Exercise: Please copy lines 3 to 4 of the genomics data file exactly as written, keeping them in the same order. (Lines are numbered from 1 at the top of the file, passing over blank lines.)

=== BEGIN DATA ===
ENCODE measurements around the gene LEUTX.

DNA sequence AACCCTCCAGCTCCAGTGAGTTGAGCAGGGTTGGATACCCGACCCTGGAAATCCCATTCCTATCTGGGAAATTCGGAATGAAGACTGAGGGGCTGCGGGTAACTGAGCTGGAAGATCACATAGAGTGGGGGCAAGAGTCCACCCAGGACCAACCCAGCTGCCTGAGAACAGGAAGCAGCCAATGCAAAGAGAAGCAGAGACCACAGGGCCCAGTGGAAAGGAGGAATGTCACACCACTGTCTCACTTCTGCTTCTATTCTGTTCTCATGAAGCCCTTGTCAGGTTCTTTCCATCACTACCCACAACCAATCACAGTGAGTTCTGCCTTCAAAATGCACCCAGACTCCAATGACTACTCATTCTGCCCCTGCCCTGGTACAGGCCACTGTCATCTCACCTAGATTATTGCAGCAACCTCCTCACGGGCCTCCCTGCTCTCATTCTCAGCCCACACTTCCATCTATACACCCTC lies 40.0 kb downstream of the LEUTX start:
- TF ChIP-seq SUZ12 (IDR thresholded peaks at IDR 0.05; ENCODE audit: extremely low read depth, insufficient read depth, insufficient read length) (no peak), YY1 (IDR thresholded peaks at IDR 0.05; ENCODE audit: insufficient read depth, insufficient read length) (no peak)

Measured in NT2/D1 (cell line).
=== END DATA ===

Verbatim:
- TF ChIP-seq SUZ12 (IDR thresholded peaks at IDR 0.05; ENCODE audit: extremely low read depth, insufficient read depth, insufficient read length) (no peak), YY1 (IDR thresholded peaks at IDR 0.05; ENCODE audit: insufficient read depth, insufficient read length) (no peak)

Measured in NT2/D1 (cell line).